Norman stormed out of the Firestone Country Club after his round and said he was planning to quit the tournament until the PGA Tour commissioner, Tim Finchem, talked him out of it.
The Australian was upset by an incident on the seventh green, where he accused Mark McCumber, with whom he was playing, of tapping down a spike mark. Such an action would be strictly against the rules, but McCumber denied doing it. Rather, he claimed that he was trying to pick up an insect on his line.
Norman was not convinced. He discussed the incident with a US Tour rules official, Mike Shea, after the round but, as it was one player's word against another's, Shea gave McCumber the benefit of the doubt.
Norman, reportedly, was furious and took the unusual action of refusing to sign McCumber's scorecard, leaving Shea to sign it.
Norman cleared out his locker and left the course. However, he was later persuaded by a telephone conversation with Finchem to continue playing.
McCumber shot a two-under-par 68 to trail the first-round leader, Jim Gallagher, by two strokes, while Norman had a three-over par 73. Due to the small 47-man field, the pairings were redone for the second round, which means Norman will not have to play with McCumber.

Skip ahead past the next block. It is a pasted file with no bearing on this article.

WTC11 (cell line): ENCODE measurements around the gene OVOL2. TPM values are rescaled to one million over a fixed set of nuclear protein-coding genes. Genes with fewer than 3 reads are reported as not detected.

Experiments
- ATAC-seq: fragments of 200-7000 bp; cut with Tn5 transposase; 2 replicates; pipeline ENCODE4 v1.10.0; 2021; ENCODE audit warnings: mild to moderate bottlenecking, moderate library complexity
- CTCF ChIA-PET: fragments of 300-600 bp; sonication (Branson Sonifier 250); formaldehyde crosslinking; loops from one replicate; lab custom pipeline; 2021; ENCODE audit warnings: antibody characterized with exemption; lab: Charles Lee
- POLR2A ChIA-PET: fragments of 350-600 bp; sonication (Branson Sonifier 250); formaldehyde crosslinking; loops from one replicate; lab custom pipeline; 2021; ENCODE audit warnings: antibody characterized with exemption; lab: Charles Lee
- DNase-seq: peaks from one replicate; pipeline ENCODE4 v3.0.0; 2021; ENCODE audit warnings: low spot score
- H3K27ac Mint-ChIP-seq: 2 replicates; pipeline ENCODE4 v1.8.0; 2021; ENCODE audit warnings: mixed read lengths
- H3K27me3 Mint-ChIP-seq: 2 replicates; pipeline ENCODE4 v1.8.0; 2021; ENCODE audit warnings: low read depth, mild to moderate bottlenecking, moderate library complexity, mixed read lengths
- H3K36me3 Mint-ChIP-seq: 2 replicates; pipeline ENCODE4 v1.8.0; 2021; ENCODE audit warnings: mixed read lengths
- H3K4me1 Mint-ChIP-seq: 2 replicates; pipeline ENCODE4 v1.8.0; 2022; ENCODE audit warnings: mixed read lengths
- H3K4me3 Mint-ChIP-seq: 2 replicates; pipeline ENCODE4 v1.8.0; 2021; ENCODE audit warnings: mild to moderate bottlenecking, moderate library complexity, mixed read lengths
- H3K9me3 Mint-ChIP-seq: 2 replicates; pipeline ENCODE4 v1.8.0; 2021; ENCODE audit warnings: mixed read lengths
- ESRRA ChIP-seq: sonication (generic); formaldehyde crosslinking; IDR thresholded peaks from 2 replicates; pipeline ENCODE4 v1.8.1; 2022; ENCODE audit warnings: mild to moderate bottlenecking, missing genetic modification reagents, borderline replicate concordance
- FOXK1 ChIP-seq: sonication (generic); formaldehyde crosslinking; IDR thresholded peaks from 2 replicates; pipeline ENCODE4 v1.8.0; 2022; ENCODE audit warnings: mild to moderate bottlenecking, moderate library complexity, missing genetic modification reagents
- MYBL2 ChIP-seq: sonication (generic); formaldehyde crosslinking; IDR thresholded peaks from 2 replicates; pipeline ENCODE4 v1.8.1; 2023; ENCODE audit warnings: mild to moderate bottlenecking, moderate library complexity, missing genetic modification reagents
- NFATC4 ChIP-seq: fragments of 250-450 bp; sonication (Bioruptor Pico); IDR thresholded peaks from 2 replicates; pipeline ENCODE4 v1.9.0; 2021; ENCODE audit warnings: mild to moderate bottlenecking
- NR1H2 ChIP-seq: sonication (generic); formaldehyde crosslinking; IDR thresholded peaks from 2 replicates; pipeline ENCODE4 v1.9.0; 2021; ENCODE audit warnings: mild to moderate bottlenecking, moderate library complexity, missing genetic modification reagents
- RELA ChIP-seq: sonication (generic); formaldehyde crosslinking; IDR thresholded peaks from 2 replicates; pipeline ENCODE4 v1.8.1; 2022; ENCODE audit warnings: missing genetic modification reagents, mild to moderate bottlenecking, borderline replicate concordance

Jose Maria Olazabal, the defending champion, defied inflammation in his right foot to also fire a 68. The Spaniard, who could pip the Welshman Ian Woosnam to take one of Bernard Gallacher's two wild cards for next month's Ryder Cup, described his first-round score as "a miracle" after a day of wild and wicked tee shots.
Britain's Nick Faldo, who looks certain to be granted the first of Gallacher's wild cards, fired an opening 71.Reuse content